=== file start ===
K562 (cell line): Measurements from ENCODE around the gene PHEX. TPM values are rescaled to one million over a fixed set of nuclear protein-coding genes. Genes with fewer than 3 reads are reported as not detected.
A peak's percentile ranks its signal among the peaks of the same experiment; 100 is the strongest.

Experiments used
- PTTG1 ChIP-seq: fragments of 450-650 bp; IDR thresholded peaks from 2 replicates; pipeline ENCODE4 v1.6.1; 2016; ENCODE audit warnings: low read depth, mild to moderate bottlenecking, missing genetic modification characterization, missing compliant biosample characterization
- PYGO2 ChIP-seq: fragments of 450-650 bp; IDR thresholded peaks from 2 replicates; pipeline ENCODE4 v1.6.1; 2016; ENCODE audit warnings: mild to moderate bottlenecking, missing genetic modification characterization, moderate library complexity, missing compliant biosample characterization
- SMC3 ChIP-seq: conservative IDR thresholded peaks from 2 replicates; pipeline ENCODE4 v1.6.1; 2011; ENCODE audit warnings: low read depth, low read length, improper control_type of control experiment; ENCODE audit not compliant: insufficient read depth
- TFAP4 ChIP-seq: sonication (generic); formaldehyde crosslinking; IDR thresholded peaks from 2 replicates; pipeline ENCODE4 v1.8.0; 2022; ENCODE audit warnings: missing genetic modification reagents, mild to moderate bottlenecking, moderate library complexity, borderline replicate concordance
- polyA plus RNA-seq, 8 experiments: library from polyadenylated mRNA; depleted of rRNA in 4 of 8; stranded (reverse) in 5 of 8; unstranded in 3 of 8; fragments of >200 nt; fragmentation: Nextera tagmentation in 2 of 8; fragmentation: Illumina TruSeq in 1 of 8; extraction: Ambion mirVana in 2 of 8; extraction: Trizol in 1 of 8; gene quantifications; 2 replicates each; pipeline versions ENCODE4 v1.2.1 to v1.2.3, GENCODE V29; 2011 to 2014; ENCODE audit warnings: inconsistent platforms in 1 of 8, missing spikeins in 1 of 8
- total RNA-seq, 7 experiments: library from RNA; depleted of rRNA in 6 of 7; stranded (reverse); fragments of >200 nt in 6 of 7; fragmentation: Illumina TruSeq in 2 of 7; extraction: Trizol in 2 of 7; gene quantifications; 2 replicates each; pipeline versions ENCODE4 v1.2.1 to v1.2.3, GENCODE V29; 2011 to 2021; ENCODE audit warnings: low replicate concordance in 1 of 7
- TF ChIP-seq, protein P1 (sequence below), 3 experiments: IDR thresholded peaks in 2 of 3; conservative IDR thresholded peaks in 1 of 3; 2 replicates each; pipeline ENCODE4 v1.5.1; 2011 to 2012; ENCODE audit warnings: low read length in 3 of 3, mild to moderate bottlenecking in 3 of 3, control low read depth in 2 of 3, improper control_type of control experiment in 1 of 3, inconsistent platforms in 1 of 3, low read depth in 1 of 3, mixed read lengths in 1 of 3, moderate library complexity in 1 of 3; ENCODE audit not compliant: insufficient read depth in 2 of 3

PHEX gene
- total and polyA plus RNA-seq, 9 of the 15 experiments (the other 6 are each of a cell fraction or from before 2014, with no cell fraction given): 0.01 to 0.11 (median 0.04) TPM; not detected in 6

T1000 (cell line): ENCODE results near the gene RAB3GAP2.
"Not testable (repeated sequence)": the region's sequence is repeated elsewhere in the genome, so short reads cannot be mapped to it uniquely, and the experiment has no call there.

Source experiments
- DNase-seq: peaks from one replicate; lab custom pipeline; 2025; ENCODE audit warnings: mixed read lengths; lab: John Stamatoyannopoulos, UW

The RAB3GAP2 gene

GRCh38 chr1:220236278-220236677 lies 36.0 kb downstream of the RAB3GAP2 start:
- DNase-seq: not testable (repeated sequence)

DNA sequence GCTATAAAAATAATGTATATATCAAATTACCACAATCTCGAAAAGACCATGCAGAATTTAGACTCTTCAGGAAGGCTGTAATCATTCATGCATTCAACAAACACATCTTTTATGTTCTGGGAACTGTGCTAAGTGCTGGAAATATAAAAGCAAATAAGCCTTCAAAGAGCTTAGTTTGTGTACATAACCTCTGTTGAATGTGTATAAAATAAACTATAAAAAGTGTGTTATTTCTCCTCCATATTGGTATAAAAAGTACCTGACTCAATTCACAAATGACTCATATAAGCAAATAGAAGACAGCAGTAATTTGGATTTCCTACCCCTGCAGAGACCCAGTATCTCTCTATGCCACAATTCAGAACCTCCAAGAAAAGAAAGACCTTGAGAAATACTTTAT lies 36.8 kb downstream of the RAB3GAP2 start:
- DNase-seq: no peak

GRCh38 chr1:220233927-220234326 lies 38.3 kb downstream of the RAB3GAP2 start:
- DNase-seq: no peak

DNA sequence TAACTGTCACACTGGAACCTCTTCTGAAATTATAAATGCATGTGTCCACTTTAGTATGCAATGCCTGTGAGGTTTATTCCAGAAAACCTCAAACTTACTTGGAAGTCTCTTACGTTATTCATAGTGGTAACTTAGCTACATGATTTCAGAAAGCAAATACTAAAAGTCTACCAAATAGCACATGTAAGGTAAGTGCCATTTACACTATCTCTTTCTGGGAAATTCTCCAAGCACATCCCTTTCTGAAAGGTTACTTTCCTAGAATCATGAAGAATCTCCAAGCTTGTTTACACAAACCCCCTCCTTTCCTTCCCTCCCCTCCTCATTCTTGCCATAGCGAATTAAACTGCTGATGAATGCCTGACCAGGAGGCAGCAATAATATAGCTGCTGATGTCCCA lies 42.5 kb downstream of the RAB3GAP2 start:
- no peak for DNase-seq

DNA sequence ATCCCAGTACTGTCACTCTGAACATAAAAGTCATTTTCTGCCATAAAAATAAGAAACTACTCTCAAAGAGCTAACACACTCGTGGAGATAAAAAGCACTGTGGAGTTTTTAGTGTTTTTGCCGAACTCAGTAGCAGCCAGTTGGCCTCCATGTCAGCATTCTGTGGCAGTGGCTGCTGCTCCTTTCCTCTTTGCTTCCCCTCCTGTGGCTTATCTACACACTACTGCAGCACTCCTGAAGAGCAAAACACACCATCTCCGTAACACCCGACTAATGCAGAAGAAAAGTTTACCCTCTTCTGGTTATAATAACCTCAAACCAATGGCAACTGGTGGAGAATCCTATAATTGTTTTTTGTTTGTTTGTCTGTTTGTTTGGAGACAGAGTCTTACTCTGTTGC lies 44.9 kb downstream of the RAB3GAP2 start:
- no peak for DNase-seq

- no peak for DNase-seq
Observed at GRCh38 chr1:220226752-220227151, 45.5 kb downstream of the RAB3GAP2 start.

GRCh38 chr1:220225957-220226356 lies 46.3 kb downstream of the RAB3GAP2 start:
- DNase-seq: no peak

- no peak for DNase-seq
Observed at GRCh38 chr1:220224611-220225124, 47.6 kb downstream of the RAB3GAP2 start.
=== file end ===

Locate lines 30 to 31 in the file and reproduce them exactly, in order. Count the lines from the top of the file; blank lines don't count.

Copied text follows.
GRCh38 chr1:220225957-220226356 lies 46.3 kb downstream of the RAB3GAP2 start:
- DNase-seq: no peak